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Kevin wakes up the next morning and is disappointed to see that his family is still gone. He then hears Kate enter the house, calling for him. He goes downstairs, and they meet and reconcile. Immediately after, the rest of the family, having traveled directly to Chicago from Paris, arrive. Kevin and Buzz have a moment of reconciliation. Kevin keeps silent about his encounter with Harry and Marv, but Peter finds Harry's gold tooth and wonders what it is. Kevin and Buzz have a moment of reconciliation. Kevin then goes over to the window and sees Marley greeting his son and his family and discovers that Marley took his advice. While Marley is hugging his granddaughter, he looks up to see Kevin, and waves to him (as a sign of thanking him). He waves back, grinning, and watches as Marley heads inside with his family. However, Buzz interrupts Kevin's musings by suddenly calling out, "Kevin! What did you do to my room?!"

Kevin immediately runs there off probably to Buzz's room or somewhere in the house, and the film ends.

Spoilers end here.

Cast

  • Macaulay Culkin as Kevin McCallister: An eight-year-old who comes from a big family and usually gets into trouble with his family. One night he wishes for his family to disappear and gets his wish, but later on learns that it is not really fun being all alone. He defends his house from two burglars by using booby traps.
  • Joe Pesci as Harry Lyme: One of the burglars who tries to break into Kevin's house. He is the smarter of the two burglars.
  • Daniel Stern as Marv Merchants: One of the burglars who tries to break into Kevin's house. He is the sillier of the two.
  • Roberts Blossom as "Old Man" Marley: An old man and a neighbor of Kevin's who is said to have murdered his whole family, causing Kevin to run scared of him every time he sees him. Kevin finally meets him at the nearby church and learns that he is not scary nor a murderer, and is actually a recluse because of a fight he had with his son many years before. He confides to Kevin that one can be a little old for a lot of things, but is never too old to be afraid of something (which Kevin agrees with). Kevin suggests that he should try reuniting with his son for Christmas, and at the end of the film, Marley has done just that. He waves to Kevin as his way of thanking him, and Kevin waves back, smiling proudly while watching from the living room window of his house.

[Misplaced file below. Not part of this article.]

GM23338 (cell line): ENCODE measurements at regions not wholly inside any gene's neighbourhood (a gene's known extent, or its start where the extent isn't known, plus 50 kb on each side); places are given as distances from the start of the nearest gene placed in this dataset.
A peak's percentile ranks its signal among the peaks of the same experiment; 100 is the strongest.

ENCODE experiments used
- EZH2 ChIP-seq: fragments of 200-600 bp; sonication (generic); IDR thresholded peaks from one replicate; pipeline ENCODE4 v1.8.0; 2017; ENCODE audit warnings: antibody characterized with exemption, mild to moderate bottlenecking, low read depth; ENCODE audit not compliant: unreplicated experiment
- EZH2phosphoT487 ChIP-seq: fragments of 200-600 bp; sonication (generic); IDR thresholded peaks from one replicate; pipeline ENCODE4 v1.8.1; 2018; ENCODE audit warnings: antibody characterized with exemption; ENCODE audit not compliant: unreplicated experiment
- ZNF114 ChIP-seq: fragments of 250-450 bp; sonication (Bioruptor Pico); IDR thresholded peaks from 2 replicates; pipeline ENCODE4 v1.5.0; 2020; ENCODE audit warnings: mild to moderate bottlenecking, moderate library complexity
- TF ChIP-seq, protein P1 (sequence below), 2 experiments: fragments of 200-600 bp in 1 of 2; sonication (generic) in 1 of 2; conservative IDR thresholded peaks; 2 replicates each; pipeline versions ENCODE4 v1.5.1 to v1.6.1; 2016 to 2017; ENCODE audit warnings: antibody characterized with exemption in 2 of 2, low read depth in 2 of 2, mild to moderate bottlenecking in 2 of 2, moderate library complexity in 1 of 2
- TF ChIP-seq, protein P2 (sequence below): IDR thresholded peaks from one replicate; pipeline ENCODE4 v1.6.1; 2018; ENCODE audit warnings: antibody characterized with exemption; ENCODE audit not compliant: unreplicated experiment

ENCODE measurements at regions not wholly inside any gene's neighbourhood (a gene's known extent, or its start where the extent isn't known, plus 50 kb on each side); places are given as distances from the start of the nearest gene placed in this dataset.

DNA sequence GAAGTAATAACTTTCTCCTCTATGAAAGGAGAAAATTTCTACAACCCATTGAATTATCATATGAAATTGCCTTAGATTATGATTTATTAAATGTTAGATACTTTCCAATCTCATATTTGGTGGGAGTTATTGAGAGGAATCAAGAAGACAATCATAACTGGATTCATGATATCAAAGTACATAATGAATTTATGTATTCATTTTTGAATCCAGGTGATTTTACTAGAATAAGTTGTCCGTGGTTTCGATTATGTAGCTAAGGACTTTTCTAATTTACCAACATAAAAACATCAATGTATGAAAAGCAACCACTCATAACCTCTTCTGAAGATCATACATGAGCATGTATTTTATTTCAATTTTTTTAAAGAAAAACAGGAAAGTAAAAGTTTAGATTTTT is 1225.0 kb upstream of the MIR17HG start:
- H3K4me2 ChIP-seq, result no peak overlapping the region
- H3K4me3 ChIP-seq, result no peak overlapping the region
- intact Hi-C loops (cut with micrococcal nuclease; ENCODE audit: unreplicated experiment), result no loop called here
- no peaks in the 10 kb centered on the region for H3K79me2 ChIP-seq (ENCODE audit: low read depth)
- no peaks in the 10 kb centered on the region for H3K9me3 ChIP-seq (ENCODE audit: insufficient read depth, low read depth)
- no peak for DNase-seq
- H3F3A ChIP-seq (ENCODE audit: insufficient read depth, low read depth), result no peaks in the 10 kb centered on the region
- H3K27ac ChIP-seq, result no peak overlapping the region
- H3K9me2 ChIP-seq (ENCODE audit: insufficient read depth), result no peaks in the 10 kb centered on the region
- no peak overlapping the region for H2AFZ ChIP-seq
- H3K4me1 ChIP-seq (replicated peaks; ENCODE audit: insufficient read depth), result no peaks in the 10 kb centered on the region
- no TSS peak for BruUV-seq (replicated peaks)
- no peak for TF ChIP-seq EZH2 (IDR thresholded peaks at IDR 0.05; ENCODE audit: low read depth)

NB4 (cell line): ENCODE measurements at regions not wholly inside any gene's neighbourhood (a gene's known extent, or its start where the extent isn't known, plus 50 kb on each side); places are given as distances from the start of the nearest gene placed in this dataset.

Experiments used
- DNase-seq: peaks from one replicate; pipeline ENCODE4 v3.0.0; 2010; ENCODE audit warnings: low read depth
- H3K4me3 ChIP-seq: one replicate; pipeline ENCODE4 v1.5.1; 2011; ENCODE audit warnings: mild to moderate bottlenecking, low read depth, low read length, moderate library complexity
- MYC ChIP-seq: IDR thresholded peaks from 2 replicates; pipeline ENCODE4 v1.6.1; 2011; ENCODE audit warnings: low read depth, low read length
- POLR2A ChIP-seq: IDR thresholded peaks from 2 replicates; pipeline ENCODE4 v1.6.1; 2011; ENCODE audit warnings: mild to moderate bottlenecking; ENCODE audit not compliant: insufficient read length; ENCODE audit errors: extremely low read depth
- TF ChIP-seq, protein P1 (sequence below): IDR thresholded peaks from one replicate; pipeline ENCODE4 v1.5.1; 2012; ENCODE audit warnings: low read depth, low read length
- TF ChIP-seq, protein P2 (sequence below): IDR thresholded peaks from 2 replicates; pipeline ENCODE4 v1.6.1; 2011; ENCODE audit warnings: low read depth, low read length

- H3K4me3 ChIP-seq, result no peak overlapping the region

• Catherine O'Hara as Kate McCallister: Kevin's mother and that of four more children.
  • John Heard as Peter McCallister: Kevin's father and that of four more children.
  • Devin Ratray as Buzz McCallister: Kevin's older brother. He likes to play tricks on him and getting him into trouble.
  • Hillary Wolf as Megan McCallister: Kevin's older sister.
  • Angela Goethals as Linnie McCallister: Kevin's older sister.
  • Michael C. Maronna as Jeff McCallister: Kevin's older brother.
  • Gerry Bamman as Frank McCallister: Kevin's uncle and brother of Peter and Rob McCallister. He is married to Leslie and the father of five children. He tends to have a strong dislike for his nephew Kevin.
  • Terrie Snell as Leslie McCallister: Kevin aunt and sister-in-law to Peter and Rob McCallister. She is married to Frank and the mother of five children.
  • Jedidiah Cohen as Rod McCallister: Kevin's cousin.
  • Senta Moses as Tracy McCallister: One of Kevin's cousins.
  • Daiana Campeanu as Sondra McCallister: One of Kevin's cousins.
  • Anna Slotky as Brooke McCallister: One of Kevin's cousins.
  • Kieran Culkin as Fuller McCallister: One of Kevin's cousins and the son of Frank and Leslie McCallister. He wears glasses, likes to drink soda (such as Pepsi or Coke), and is famous for wetting the bed.
  • Kristin Minter as Heather McCallister: Kevin's cousin and daughter of Rob McCallister.
  • John Candy as Gus Polinski: A member of a band who misses his flight to Milwaukee when it is cancelled so he and his band have to catch a ride in a van and he offers to give Kate a ride to Chicago, since it is on the way to Milwaukee, to which she accepts. He admits to her that he accidentally left his son at a funeral parlor home once. Candy played the role for free without payment.

Production

Home Alone poster

The poster for the film's theatrical release.

As with most of Hughes' films, the film was set—and most of it was shot—in the greater Chicago area. Any other shots, such as those of Paris, are either stock footage or film trickery. The scene where Kevin wades through Marley's flooded basement when trying to outsmart the burglars was actually shot in the swimming pool of New Trier High School. A mock-up of the McDonnell Douglas DC10 business class was also put together there, on the basketball courts. 20th Century Fox picked up the project after Warner Bros.'s rejection when the budget escalated from $14 million to $17 million.